Entry 04 – How to Talk About Race in Class

Entry 04 – How to Talk About Race in Class

Our writing prompt for the week:

Do you incorporate the perspective of cultures, ethnicities, genders, etc. into your class that are not your own and how so? How do the kids respond?

Do you have any experiences from your classes where diversity or lack of diversity has impacted students?

In all my time here at Headwaters, I’ve only taught math and robotics.  Not the typical place where conversations of race, culture, or ethnicity come up.  I’ve also had an advisory all those years but those conversations haven’t come up there much either.  Our school population is fairly homogenous though, so perhaps that’s one of the reasons it doesn’t come up as much.

screen-shot-2016-09-17-at-9-17-24-amI definitely remember having more of those conversations, particularly about race, at my previous school.  I taught 5th grade in Killeen, TX for three years.  We were a huge Title 1 school and every year my classes were a mix of white, black, hispanic, asian, and bi-racial kids.  Part of our social studies curriculum was to discuss some of the main cultural and political events of the 20th century, including he Civil Rights Movement.  Each year before we went into the events that happened, I had a discussion with the class on how we would talk about such race relations.  I told students that it would be ok to refer to people as white people or black people; that describing the color of one’s skin was not an offense, but the manner in which you talked about such a person was what was important.  I also reminded students of the relationships they had with each other; white boys and black boys and hispanic boys all playing football during recess; asian girls and black girls and white girls all having sleepovers and birthday parties together outside of class.  I felt it was important to remind them of these relationships before having conversations revolving around race and conflict.

I don’t remember any particular negative experiences coming up during those lessons.  When we learned about Malcolm X, many students (both white and black) empathized with his aggression early in his life when fighting for equality.  Other students disagreed and sided more with King and peaceful resistance.  While I did have students that didn’t like each other in my classes, I never remember any of that (at least openly) being over the race of another student.

Perhaps that was a safer way to have that conversation; it’s easier to just talk about all the great things of the civil right movement; most people are on board with that.  I imagine things could get a bit more sensitive when people are sharing their own personal experiences with discrimination and racism.  Much of the recent tense race relations hadn’t started showing up in the media while I was teaching 5th grade.  I think those conversations would have been harder.  Many kids that age will just repeat what they hear at home for better or worse.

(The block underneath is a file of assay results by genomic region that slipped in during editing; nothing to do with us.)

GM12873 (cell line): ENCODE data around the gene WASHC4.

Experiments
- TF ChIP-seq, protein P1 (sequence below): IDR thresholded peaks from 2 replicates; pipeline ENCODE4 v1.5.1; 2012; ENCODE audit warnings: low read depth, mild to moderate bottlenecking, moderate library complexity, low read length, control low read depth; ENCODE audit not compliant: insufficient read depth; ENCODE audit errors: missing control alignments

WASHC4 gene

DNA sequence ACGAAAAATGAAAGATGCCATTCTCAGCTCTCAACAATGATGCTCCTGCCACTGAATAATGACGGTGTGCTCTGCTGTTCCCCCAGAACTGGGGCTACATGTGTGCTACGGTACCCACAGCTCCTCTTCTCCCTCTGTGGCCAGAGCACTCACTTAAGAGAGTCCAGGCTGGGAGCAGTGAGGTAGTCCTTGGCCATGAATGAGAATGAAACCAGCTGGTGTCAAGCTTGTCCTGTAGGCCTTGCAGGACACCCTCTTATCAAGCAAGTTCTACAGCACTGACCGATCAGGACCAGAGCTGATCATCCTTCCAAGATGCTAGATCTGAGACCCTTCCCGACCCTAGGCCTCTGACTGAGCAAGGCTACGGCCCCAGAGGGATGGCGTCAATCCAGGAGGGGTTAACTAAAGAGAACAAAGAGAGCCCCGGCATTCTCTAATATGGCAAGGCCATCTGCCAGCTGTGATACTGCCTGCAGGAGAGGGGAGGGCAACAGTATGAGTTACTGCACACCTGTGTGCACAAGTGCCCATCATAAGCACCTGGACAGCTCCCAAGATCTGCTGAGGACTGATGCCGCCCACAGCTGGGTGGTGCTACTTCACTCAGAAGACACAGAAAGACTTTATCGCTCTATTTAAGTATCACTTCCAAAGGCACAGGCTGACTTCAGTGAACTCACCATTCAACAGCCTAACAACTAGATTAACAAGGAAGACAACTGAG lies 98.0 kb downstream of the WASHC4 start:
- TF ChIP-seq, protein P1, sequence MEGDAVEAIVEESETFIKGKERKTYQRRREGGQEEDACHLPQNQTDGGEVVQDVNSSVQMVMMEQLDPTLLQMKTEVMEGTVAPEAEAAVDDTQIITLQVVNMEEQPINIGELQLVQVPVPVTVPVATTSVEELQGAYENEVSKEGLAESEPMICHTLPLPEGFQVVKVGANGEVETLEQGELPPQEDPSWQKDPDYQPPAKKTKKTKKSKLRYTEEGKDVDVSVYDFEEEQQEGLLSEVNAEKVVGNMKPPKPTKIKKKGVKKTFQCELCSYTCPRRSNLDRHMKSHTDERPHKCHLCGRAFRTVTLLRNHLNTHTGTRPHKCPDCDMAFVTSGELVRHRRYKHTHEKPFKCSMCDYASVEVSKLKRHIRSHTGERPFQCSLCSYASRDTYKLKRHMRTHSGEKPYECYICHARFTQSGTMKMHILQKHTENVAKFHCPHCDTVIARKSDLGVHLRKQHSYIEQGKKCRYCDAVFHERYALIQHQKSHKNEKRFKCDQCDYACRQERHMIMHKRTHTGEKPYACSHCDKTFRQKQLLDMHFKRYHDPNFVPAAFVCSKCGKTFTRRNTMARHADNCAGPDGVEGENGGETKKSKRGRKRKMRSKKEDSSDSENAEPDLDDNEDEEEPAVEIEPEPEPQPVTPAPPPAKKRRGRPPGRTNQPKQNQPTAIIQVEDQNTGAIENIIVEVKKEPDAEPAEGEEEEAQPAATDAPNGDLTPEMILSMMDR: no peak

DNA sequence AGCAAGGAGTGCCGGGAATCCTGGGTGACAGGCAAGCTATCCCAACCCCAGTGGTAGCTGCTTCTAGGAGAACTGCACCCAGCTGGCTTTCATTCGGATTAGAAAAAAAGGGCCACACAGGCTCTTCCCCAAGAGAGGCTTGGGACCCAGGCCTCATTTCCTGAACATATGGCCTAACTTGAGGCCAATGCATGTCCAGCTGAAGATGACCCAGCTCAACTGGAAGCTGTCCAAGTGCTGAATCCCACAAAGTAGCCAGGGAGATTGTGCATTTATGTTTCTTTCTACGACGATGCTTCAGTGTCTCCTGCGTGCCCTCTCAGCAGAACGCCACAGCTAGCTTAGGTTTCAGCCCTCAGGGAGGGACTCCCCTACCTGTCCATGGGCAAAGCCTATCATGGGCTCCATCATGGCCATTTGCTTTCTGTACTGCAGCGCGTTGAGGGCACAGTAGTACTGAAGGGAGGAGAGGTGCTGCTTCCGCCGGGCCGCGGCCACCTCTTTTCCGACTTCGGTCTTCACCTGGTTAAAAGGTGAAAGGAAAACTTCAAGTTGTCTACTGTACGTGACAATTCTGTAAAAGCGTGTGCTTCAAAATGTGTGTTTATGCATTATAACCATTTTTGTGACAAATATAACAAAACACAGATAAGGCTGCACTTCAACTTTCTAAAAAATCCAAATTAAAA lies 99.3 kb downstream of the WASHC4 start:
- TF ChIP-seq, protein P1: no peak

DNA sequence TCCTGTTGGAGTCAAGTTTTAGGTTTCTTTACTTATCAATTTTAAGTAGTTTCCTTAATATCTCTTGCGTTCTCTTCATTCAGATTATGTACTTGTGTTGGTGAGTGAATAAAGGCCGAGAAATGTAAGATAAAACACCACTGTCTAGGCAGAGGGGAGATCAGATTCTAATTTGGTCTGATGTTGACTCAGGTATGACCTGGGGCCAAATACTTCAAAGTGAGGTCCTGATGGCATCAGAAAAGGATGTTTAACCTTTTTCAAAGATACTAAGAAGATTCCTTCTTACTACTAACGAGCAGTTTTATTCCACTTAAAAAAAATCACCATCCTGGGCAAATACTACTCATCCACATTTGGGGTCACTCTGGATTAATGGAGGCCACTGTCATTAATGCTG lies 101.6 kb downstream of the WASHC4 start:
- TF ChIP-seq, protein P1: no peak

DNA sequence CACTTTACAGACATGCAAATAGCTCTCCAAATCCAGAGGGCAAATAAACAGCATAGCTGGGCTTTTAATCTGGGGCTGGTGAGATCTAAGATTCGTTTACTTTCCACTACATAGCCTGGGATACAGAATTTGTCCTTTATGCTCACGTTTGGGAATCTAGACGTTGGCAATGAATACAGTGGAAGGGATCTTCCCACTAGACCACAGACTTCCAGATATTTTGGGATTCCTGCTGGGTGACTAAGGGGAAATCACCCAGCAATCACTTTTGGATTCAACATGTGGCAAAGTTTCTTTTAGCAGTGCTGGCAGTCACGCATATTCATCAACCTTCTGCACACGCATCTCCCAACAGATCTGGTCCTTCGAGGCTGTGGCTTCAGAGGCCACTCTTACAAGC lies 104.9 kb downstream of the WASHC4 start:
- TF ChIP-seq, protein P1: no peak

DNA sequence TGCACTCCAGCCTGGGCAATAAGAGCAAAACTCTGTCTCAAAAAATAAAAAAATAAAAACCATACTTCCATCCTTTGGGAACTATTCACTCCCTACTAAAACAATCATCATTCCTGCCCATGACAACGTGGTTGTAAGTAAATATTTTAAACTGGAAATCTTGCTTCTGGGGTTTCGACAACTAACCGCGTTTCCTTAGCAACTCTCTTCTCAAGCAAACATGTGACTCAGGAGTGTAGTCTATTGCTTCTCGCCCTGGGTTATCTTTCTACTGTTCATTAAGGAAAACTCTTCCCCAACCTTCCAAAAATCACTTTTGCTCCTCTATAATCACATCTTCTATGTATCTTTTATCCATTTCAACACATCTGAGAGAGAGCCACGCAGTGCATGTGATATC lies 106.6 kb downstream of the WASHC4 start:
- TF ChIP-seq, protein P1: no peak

Me and my Panamanian self in 10th grade
Me and my Panamanian self in 10th grade

I think a lack of diversity just keeps you from having an opportunity to hear the perspectives of people who are experiencing the world different than you.  Much of my worldview is that of a white male.  The most discrimination I’ve had was when I was the most hispanic student in school in upstate New York (I’m half Panamanian) and kids called me Jose or Pablo or something.  It was more of an annoyance and I wouldn’t even classify it as ‘discrimination’.  I was just bummed that my hair was curly and I couldn’t spike the front of my hair straight up like all my friends.

I think the best thing we can do is just ask people who are most impacted ‘how are you feeling about all of this.’  That at least starts the conversation on an empathetic tone, and it’s hard for these discussions to be productive in the absence of empathy.

Anywho, onto how things have been going in class this week.


We did a fun Cheez-it activity to demonstrate square roots this week in Pre-Algebra.  I vlogged the experience and will post it when I’m done editing it.

In Math Skills, I’m getting into teaching multiplication / division of decimals by 10s.  I’m trying to get them to understand the concept that each number is just moving one place value larger/smaller because in our base 10 system, each place is 10 times bigger/smaller.  But alas, I think we may just end up with the rule of ‘multiply means move the decimal to the right; divide means move the decimal to the left.’  I tried giving a bunch of problems that started simple and got a bit more complex to demonstrate it but I really feel they’d get it so much more if I were able to figure out how to model it.  I wish we had more base 10 blocks.

Really digging the pace of robotics.  About to finish our first project this next week where students have their bot go the route of a small baseball diamond or they have their bot trace two letters.  I’m trying to get my bot to trace the letters A and B.  It’s tougher than it seems.  The challenge currently is having enough pressure down on the pencil for the markings to be dark and visible.  Here’s the rubric for the project.


By Thom H Gibson

I help middle school STEM teachers create meaningful & memorable experiences for their students. Teacher, podcaster, YouTuber. Two-time teacher of the year

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